Paraneoplastic Cerebellar Degeneration in Nasopharyngeal Carcinoma: a Unique Association
Paraneoplastic cerebellar degeneration (PCD) is a rare disorder that is associated with lung or gynecological malignancies and Hodgkin lymphoma. Neurologic symptoms are commonly the initial presenting sign leading to the diagnosis of an underlying malignancy. We are presenting an Asian male with progressive lower extremity weakness with EBV-positive nasopharyngeal carcinoma (NPC) and anti-Yo antibodies. Peculiarly, transient diffuse leptomeningeal enhancement is seen on MR imaging. This is the first report of PCD associated with NPC and thus illustrates that PCD embodies a boarder set of disease than previously described.
Neurosarcoidosis-induced longitudinal extensive transverse myelitis [Letter]
Predominant Jaw Myoclonus from Cefepime Toxicity: A Case Report and a Review of the Literature
Cefepime-induced jaw myoclonus [Case Report]
Hyperekplexia and stiff-man syndrome: abnormal brainstem reflexes suggest a physiological relationship
BACKGROUND AND OBJECTIVES/OBJECTIVE:Hyperekplexia and the stiff-man syndrome (SMS) are both conditions with exaggerated startle suggesting abnormal brainstem function. Investigation of brainstem reflexes may provide insight into disturbed reflex excitation and inhibition underlying these movement disorders. PATIENTS AND METHODS/METHODS:Using four-channel EMG, we examined four trigeminal brainstem reflexes (monosynaptic masseter, masseter inhibitory, glabella, and orbicularis oculi blink reflexes) and their spread into pericranial muscles in five patients with familial hyperekplexia (FH), two with acquired hyperekplexia (AH), 10 with SMS, and 15 healthy control subjects. RESULTS:Both FH/AH and SMS patients had abnormal propagation of brainstem reflexes into pericranial muscles. All patients with hyperekplexia showed an abnormal short-latency (15-20 ms) reflex in the trapezius muscle with a characteristic clinical appearance ("head retraction jerk") evoked by tactile or electrical stimulation of the trigeminal nerve, but normal monosynaptic masseter reflexes. Inhibitory brainstem reflexes were attenuated in some FH/AH patients. Four of 10 patients with SMS had similar short-latency reflexes in the neck muscles and frequently showed widespread enhancement of other excitatory reflexes, reflex spasms, and attenuation of inhibitory brainstem reflexes. CONCLUSION/CONCLUSIONS:Reflex excitation is exaggerated and inhibition is attenuated in both stiff-man syndrome and familial or acquired hyperekplexia, indicating a physiological relationship. Reflex transmission in the brainstem appears biased towards excitation which may imply dysfunction of inhibitory glycinergic or GABAergic interneurons, or both.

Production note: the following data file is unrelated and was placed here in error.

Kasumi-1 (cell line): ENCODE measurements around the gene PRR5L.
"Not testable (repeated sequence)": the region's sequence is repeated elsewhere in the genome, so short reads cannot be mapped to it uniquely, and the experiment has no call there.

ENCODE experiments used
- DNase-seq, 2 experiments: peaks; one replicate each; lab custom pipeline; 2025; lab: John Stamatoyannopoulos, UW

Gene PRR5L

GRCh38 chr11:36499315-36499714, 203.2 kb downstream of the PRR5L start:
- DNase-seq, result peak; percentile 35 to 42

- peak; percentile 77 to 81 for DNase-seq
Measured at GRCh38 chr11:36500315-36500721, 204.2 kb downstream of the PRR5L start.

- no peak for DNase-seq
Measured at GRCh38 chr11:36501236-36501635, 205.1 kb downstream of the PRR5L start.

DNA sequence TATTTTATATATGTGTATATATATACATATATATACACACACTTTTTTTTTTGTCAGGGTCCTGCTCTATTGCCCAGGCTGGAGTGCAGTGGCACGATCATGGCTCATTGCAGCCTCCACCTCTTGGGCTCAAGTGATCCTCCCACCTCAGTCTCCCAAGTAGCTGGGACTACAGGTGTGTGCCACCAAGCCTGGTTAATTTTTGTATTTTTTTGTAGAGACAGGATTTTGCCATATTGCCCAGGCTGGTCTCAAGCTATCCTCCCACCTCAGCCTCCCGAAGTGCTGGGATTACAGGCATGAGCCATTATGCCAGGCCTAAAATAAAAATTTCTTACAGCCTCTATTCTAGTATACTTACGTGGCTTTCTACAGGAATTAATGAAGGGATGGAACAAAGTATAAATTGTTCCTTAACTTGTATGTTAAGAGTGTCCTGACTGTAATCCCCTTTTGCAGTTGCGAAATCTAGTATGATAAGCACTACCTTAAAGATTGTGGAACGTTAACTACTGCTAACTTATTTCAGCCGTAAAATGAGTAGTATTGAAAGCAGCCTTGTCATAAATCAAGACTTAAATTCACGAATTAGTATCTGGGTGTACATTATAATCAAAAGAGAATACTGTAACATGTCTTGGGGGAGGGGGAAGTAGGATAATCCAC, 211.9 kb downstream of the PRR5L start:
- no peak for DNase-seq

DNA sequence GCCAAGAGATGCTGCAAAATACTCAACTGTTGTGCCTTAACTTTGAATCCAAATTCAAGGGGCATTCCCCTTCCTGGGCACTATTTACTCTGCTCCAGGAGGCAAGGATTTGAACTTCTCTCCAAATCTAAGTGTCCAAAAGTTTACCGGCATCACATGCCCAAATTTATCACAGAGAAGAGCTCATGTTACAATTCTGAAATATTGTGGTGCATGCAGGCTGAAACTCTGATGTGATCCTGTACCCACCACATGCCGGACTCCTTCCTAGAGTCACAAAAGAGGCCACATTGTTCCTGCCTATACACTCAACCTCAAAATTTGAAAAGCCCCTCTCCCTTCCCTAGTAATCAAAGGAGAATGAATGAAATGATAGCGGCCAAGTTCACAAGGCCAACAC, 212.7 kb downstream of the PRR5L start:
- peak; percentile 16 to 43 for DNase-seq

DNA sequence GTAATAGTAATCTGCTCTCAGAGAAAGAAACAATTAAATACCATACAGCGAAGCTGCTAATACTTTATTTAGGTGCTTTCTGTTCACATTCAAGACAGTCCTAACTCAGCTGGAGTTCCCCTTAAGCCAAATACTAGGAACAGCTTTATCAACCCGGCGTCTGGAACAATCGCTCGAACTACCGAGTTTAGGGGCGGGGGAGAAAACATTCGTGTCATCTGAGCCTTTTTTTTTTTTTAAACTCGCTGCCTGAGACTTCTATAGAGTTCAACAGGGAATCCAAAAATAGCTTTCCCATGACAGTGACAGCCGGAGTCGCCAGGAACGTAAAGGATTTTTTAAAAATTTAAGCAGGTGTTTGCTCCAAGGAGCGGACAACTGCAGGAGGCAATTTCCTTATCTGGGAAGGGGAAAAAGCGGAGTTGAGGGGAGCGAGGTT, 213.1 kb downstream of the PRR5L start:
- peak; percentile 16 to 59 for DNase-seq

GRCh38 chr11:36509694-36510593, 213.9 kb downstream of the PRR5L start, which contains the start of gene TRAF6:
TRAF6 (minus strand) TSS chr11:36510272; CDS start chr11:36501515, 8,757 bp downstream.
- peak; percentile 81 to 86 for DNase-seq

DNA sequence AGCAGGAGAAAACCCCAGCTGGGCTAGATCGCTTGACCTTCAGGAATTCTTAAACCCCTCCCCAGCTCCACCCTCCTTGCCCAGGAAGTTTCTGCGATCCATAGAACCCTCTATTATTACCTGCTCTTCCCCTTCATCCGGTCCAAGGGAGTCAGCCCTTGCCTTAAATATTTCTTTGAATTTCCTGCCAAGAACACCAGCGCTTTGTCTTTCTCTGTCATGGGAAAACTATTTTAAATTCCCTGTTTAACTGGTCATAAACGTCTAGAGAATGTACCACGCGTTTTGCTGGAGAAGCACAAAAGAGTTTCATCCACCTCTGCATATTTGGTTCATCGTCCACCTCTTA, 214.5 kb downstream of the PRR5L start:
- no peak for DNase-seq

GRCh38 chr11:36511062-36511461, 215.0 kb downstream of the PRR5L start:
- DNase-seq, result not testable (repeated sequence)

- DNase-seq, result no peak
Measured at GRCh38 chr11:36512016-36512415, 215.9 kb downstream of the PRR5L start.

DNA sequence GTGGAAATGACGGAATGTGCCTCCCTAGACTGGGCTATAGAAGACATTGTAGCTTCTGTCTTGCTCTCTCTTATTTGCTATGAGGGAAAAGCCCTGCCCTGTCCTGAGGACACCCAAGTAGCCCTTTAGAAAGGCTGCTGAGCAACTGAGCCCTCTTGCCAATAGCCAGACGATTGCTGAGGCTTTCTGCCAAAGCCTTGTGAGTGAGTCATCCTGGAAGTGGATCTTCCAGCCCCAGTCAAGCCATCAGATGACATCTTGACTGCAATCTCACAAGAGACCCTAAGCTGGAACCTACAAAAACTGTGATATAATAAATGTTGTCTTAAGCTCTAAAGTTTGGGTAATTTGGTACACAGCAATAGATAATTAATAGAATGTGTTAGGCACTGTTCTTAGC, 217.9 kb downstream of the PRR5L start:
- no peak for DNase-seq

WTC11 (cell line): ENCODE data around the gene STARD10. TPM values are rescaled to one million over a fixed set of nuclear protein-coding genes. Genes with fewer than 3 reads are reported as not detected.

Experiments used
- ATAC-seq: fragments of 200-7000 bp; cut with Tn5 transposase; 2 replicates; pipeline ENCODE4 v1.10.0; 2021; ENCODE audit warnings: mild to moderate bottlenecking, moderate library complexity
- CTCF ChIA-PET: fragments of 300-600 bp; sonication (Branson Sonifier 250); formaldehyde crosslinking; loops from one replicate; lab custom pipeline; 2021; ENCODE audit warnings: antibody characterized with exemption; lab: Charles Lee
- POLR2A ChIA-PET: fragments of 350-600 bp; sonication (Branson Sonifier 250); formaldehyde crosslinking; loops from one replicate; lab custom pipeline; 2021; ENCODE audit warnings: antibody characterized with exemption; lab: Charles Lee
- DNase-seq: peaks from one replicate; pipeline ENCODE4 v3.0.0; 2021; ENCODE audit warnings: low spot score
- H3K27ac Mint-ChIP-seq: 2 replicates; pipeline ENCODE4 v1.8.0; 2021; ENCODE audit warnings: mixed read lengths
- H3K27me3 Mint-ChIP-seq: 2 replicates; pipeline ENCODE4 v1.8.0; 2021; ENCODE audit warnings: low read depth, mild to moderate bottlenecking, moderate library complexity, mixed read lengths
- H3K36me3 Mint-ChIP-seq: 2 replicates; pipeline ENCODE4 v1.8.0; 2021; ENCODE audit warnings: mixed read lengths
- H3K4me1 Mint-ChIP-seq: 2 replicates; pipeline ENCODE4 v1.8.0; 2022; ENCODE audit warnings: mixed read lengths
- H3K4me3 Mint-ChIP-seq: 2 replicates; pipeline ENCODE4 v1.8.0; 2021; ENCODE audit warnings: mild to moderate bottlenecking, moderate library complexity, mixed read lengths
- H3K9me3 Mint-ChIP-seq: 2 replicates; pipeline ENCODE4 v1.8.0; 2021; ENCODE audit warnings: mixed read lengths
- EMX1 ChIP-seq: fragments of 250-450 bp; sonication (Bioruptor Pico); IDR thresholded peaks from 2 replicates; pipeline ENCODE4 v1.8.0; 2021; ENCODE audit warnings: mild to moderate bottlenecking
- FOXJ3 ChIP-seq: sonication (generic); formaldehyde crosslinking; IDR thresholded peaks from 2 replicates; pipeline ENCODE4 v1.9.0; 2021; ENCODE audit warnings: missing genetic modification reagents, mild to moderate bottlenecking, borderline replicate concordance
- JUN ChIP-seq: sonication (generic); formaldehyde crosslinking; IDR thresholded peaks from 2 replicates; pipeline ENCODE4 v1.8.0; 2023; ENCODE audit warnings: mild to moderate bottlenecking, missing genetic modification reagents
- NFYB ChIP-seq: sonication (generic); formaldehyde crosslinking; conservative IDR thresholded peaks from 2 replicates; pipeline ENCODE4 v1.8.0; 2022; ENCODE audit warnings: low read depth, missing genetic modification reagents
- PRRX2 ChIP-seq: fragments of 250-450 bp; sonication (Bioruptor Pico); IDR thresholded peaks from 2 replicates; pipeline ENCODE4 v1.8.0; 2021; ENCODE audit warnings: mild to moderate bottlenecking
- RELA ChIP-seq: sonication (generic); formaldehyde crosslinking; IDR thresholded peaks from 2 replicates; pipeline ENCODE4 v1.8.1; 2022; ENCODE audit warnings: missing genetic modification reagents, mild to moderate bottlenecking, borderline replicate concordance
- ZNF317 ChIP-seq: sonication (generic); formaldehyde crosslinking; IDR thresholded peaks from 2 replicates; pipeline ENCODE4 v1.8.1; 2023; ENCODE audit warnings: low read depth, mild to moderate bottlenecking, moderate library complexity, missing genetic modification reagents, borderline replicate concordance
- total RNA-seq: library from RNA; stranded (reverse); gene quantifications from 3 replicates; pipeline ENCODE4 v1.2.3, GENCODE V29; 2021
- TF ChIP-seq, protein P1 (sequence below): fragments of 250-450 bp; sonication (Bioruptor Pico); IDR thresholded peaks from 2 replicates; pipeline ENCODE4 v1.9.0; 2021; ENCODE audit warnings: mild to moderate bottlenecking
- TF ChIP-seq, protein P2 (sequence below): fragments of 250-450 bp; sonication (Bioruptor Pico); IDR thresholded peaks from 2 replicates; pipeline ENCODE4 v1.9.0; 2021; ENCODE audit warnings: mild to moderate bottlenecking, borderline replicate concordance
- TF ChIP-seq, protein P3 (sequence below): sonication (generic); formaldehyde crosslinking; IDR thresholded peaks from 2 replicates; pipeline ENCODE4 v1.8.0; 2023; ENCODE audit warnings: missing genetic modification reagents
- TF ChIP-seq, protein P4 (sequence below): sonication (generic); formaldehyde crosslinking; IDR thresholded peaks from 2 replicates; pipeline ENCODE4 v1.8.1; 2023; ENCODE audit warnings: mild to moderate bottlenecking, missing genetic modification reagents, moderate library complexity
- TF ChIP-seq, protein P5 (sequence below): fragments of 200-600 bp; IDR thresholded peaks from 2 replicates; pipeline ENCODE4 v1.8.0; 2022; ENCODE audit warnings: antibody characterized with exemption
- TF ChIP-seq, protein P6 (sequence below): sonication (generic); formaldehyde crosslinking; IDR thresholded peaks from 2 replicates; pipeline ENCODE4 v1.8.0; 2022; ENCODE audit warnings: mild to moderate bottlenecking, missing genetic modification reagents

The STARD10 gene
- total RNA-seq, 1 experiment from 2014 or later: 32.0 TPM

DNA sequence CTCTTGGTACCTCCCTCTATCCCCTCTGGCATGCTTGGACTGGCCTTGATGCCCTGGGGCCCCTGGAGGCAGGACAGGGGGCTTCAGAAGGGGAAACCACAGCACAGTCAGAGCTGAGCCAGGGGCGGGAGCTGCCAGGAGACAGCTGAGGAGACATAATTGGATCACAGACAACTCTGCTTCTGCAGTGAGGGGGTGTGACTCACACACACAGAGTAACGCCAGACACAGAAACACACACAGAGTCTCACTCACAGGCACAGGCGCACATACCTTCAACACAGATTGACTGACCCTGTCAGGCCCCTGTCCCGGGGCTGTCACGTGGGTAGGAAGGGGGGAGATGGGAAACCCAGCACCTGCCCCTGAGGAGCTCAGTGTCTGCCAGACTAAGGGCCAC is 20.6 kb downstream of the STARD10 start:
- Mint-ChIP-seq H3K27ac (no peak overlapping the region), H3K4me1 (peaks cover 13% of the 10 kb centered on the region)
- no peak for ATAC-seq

Chart review and pilot study of blood pressure control in acute ischemic stroke
BACKGROUND:There are no data describing a relation between the course of blood pressure and outcome in acute ischemic stroke. We found such a link in a chart review, and then used that data to design a pilot study. We report on the chart review and the first 13 patients enrolled. METHODS:We examined charts of patients admitted to our service in 2000 and stratified them by good (Rankin scale < 4 on discharge, meaning functional independence with a device or better) or poor outcome. A significant difference in blood pressure course and outcome was found, and we then designed a pilot study in an attempt to reproduce these findings. RESULTS:Analysis of the chart review data from 54 patients revealed that the course of mean arterial pressure was different in the two groups: the mean arterial pressure in the group with good outcome decreased about 2 mmHg daily while there was no change in the group with poor outcome (p=0.002 for a difference between slopes). In the pilot trial there were no differences between mean arterial pressure parameters or outcome in either the placebo or treatment groups. Nearly all patients with an admission NIH Stroke Scale score of 6 or less were discharged home. CONCLUSIONS:While our retrospective data were suggestive, we were unable to reproduce findings linking gradual control of blood pressure and outcome in acute ischemic stroke. This pilot study may be used to refine future trials.
Therapy of postoperative stroke: report of intra-arterial thrombolysis of a hyperacute embolic stroke 5 days following CABG [Case Report]
Intra-arterial (IA) recombinant tissue plasminogen activator (rt-PA) is an investigational treatment for acute stroke. We report a case of IA thrombolysis of a hyperacute middle cerebral artery stroke 5 days after coronary artery bypass graft surgery. Despite a serious extracranial bleeding complication (hemothorax), immediate thrombolysis with IA rt-PA led to near complete resolution of the neurological deficit and a favorable outcome.